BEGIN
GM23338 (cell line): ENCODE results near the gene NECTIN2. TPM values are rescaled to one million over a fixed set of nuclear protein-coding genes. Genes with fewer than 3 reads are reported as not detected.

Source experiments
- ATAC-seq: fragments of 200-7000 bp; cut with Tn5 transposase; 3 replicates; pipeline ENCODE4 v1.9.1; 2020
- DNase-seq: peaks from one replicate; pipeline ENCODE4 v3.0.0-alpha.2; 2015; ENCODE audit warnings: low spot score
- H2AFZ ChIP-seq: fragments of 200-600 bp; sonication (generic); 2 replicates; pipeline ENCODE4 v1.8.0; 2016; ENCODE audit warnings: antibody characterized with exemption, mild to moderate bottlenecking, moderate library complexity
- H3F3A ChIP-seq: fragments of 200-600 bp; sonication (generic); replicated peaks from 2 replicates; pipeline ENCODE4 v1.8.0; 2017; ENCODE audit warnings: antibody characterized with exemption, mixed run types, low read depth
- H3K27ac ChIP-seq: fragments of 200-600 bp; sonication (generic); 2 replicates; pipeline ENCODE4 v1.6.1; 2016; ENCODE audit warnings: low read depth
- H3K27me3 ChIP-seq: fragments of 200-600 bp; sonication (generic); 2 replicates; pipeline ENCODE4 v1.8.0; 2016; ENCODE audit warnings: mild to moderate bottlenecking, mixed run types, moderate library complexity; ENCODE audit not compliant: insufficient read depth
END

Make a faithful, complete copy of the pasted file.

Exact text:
GM23338 (cell line): ENCODE results near the gene NECTIN2. TPM values are rescaled to one million over a fixed set of nuclear protein-coding genes. Genes with fewer than 3 reads are reported as not detected.

Source experiments
- ATAC-seq: fragments of 200-7000 bp; cut with Tn5 transposase; 3 replicates; pipeline ENCODE4 v1.9.1; 2020
- DNase-seq: peaks from one replicate; pipeline ENCODE4 v3.0.0-alpha.2; 2015; ENCODE audit warnings: low spot score
- H2AFZ ChIP-seq: fragments of 200-600 bp; sonication (generic); 2 replicates; pipeline ENCODE4 v1.8.0; 2016; ENCODE audit warnings: antibody characterized with exemption, mild to moderate bottlenecking, moderate library complexity
- H3F3A ChIP-seq: fragments of 200-600 bp; sonication (generic); replicated peaks from 2 replicates; pipeline ENCODE4 v1.8.0; 2017; ENCODE audit warnings: antibody characterized with exemption, mixed run types, low read depth
- H3K27ac ChIP-seq: fragments of 200-600 bp; sonication (generic); 2 replicates; pipeline ENCODE4 v1.6.1; 2016; ENCODE audit warnings: low read depth
- H3K27me3 ChIP-seq: fragments of 200-600 bp; sonication (generic); 2 replicates; pipeline ENCODE4 v1.8.0; 2016; ENCODE audit warnings: mild to moderate bottlenecking, mixed run types, moderate library complexity; ENCODE audit not compliant: insufficient read depth